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NUS settles with ex-President and accepts that “pro-Palestinian and anti-Zionist beliefs may be protected beliefs”

Shaima Dallali, former NUS President, has settled her employment claim against the NUS, with details remaining confidential. Dallali, dismissed amid antisemitism accusations, argued her termination was discriminatory. The settlement acknowledges that pro-Palestinian and anti-Zionist beliefs are protected under the Equality Act (2010). Dallali faced severe abuse during her tenure.
a wooden judge's hammer sitting on top of a table

Shaima Dallali, the former President of the National Union of Students (NUS), has decided to withdraw her employment claim after reaching a settlement with the NUS. The details of the settlement will remain confidential.

Dallali was elected to her position in March 2022 but dismissed in November of the same year amid accusations of antisemitism. She initiated an employment claim in March 2023, which led to the settlement agreement before the case proceeded to Tribunal.

In her claim, Dallali argued that her dismissal was part of a pattern of discriminatory behaviour against her and that the NUS lacked valid reasons or explanations for her termination.

A joint statement issued by both parties acknowledges that pro-Palestinian and anti-Zionist beliefs are protected under the Equality Act (2010), citing the precedent set in the Miller vs University of Bristol case. This ruling affirmed that anti-Zionist beliefs qualify as protected philosophical beliefs under the Act.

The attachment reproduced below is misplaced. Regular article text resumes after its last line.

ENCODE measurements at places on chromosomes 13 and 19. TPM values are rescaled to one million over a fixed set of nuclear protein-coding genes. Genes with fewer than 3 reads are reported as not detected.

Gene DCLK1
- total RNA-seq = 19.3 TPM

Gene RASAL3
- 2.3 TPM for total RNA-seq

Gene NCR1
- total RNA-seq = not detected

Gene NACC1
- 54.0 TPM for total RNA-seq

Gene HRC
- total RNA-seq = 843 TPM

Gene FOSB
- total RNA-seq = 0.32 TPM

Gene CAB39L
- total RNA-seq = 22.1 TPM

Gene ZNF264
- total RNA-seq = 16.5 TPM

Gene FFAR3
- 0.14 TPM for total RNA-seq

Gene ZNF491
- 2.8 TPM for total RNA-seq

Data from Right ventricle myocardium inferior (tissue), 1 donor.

Before her dismissal, several complaints were lodged against Dallali, alleging that her criticisms of the State of Israel amounted to antisemitic speech. Dallali claimed that the disciplinary process initiated by the NUS disadvantaged her and favoured her accusers unfairly.

Dallali further argued that many of the complaints against her were baseless and discriminatory. Her case before the Employment Tribunal centred on the assertion that her dismissal and the preceding unfair process were motivated by animosity toward her protected anti-Zionist and pro-Palestinian beliefs, as well as her support for the Palestinian cause and her identity as a Muslim.

Throughout her tenure, Dallali faced severe abuse, including death threats, sexual violence threats, and xenophobic and Islamophobic attacks, all of which the NUS has condemned unequivocally.

As part of the settlement, Dallali has acknowledged that a social media post she made in 2012 on the Twitter platform (now ‘X’) would be considered antisemitic. Both parties recognize that the tweet, written when Dallali was a teenager before her time as a student, was unintentionally antisemitic. Dallali has apologised for the tweet on multiple occasions.

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